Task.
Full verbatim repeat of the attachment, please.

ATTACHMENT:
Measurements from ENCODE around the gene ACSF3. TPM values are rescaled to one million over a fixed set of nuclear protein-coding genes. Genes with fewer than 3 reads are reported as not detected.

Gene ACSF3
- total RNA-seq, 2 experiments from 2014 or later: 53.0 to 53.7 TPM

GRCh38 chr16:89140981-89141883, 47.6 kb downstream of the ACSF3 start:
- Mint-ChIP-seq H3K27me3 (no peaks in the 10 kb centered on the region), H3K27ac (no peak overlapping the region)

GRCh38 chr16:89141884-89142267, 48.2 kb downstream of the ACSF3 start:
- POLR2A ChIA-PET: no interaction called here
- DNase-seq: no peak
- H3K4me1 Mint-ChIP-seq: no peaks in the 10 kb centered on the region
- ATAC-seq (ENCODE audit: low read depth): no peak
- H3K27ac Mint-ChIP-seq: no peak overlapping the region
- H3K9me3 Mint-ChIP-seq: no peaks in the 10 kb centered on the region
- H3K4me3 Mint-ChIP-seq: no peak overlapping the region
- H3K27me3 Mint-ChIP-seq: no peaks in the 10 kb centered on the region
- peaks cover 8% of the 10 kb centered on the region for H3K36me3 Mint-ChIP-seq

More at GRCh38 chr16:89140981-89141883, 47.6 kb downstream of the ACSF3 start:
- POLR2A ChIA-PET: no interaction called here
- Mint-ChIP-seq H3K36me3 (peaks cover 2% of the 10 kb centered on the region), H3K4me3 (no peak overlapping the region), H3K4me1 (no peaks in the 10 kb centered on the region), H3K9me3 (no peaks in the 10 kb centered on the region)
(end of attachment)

Measurements from ENCODE around the gene ACSF3. TPM values are rescaled to one million over a fixed set of nuclear protein-coding genes. Genes with fewer than 3 reads are reported as not detected.

Gene ACSF3
- total RNA-seq, 2 experiments from 2014 or later: 53.0 to 53.7 TPM

GRCh38 chr16:89140981-89141883, 47.6 kb downstream of the ACSF3 start:
- Mint-ChIP-seq H3K27me3 (no peaks in the 10 kb centered on the region), H3K27ac (no peak overlapping the region)

GRCh38 chr16:89141884-89142267, 48.2 kb downstream of the ACSF3 start:
- POLR2A ChIA-PET: no interaction called here
- DNase-seq: no peak
- H3K4me1 Mint-ChIP-seq: no peaks in the 10 kb centered on the region
- ATAC-seq (ENCODE audit: low read depth): no peak
- H3K27ac Mint-ChIP-seq: no peak overlapping the region
- H3K9me3 Mint-ChIP-seq: no peaks in the 10 kb centered on the region
- H3K4me3 Mint-ChIP-seq: no peak overlapping the region
- H3K27me3 Mint-ChIP-seq: no peaks in the 10 kb centered on the region
- peaks cover 8% of the 10 kb centered on the region for H3K36me3 Mint-ChIP-seq

More at GRCh38 chr16:89140981-89141883, 47.6 kb downstream of the ACSF3 start:
- POLR2A ChIA-PET: no interaction called here
- Mint-ChIP-seq H3K36me3 (peaks cover 2% of the 10 kb centered on the region), H3K4me3 (no peak overlapping the region), H3K4me1 (no peaks in the 10 kb centered on the region), H3K9me3 (no peaks in the 10 kb centered on the region)